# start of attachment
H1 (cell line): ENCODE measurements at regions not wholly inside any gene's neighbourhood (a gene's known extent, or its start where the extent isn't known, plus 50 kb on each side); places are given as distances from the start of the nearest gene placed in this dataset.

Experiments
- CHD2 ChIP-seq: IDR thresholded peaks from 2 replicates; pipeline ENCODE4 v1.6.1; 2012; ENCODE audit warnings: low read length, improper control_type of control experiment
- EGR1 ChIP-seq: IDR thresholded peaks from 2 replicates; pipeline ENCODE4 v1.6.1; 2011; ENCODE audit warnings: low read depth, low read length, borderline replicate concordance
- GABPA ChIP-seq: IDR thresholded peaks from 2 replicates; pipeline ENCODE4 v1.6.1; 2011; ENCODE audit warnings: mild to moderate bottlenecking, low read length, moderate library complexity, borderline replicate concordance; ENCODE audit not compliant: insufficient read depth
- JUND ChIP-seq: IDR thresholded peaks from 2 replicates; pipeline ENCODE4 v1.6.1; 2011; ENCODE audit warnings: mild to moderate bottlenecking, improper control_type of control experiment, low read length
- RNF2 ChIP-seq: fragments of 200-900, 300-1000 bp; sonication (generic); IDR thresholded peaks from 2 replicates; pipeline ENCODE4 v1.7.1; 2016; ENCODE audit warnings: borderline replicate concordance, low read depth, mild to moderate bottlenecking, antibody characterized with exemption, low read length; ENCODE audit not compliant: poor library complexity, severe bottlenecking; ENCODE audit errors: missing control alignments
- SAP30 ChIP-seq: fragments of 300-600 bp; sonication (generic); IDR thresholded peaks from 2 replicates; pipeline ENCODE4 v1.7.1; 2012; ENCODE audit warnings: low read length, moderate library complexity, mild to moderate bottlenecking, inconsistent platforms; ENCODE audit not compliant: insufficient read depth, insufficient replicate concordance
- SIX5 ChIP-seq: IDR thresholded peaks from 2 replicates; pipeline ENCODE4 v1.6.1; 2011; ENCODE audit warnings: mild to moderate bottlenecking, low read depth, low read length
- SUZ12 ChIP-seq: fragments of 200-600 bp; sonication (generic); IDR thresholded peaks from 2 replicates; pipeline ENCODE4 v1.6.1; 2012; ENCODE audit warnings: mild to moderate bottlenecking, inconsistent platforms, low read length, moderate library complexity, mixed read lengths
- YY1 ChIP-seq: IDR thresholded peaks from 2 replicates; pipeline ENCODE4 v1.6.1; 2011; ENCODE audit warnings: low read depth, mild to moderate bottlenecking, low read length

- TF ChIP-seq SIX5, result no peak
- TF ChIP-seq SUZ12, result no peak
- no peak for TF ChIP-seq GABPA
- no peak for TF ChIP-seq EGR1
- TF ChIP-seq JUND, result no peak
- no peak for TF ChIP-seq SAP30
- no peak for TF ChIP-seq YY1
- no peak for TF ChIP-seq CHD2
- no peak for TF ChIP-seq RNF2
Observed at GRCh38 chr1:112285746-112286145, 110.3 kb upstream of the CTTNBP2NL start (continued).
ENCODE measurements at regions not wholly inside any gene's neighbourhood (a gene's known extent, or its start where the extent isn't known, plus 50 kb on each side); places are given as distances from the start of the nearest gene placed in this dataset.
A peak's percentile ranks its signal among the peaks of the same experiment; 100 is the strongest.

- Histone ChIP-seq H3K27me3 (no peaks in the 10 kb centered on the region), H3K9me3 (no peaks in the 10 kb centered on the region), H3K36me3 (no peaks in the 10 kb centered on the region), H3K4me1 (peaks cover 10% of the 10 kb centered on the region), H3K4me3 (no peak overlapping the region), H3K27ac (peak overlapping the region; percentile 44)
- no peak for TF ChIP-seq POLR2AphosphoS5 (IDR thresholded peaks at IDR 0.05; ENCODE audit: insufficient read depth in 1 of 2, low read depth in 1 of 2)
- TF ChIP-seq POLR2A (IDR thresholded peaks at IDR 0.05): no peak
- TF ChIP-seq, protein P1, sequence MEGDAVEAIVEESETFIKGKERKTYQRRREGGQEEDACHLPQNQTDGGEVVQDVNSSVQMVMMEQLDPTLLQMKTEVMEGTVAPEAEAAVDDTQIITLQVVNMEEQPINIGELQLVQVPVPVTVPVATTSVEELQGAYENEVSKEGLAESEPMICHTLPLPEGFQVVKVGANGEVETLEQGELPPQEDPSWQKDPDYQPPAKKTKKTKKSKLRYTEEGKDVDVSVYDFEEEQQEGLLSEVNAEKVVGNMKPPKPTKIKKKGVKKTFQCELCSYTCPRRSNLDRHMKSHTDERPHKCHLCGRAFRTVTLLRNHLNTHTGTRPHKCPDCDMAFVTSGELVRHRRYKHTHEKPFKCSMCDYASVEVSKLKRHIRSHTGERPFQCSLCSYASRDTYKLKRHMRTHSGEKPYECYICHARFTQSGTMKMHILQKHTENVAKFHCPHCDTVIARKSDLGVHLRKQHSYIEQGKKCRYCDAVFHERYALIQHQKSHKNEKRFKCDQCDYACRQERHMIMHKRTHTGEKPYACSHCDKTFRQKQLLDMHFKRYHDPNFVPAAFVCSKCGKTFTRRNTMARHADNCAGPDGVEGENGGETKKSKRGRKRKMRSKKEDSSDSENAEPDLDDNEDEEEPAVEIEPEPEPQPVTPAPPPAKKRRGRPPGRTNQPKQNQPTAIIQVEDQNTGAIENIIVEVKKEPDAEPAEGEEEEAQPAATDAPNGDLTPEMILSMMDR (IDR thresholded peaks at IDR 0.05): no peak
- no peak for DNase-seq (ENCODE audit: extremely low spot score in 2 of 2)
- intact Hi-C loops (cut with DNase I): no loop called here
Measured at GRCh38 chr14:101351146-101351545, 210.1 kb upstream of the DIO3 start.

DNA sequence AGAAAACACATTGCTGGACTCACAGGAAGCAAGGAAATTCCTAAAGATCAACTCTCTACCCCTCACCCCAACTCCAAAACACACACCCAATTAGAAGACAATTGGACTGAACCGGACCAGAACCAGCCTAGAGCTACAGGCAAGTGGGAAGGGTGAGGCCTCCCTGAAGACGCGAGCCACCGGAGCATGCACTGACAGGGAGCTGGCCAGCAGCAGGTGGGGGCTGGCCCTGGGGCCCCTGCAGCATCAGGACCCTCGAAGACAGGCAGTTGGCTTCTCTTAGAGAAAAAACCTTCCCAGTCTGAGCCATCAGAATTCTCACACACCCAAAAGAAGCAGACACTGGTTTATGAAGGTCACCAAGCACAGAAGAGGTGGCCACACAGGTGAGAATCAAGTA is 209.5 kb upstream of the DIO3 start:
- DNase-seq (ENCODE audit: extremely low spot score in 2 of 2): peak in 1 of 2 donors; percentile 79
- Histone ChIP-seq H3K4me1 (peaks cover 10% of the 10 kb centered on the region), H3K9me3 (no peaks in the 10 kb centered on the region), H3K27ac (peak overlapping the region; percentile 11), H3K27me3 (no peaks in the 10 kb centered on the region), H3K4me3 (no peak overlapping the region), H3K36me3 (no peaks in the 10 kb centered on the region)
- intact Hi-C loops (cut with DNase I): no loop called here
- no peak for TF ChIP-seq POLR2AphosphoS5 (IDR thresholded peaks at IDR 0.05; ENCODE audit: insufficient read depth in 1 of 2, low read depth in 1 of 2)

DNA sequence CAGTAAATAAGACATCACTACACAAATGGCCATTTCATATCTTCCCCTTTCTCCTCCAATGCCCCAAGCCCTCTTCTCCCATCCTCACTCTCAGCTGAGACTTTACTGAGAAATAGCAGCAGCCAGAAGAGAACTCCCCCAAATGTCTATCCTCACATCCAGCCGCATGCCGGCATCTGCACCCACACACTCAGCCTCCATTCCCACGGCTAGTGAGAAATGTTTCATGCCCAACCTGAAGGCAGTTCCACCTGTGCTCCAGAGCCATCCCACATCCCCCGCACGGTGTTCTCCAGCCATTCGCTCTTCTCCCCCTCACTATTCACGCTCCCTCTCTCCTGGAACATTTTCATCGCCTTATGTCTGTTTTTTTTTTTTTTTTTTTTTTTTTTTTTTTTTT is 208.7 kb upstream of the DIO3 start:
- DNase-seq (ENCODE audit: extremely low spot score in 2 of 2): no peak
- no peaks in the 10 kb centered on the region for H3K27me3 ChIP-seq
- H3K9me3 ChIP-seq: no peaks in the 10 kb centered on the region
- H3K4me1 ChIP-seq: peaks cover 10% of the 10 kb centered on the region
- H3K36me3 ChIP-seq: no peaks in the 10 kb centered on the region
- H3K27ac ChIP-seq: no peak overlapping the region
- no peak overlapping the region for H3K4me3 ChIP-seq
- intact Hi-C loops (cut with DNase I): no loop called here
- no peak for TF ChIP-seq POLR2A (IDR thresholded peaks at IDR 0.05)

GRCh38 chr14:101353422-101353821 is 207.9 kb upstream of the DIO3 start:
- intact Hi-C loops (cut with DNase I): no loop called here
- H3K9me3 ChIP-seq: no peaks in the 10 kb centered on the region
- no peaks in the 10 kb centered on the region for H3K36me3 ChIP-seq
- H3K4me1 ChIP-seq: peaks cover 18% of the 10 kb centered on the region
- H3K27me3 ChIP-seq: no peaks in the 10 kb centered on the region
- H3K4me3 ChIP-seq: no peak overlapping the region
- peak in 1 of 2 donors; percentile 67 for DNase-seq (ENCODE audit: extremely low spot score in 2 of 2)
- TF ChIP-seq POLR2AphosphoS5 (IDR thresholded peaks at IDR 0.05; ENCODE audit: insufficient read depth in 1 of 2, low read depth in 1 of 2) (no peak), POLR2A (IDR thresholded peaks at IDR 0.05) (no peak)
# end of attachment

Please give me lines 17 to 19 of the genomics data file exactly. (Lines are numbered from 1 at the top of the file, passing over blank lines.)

- no peak for TF ChIP-seq SAP30
- no peak for TF ChIP-seq YY1
- no peak for TF ChIP-seq CHD2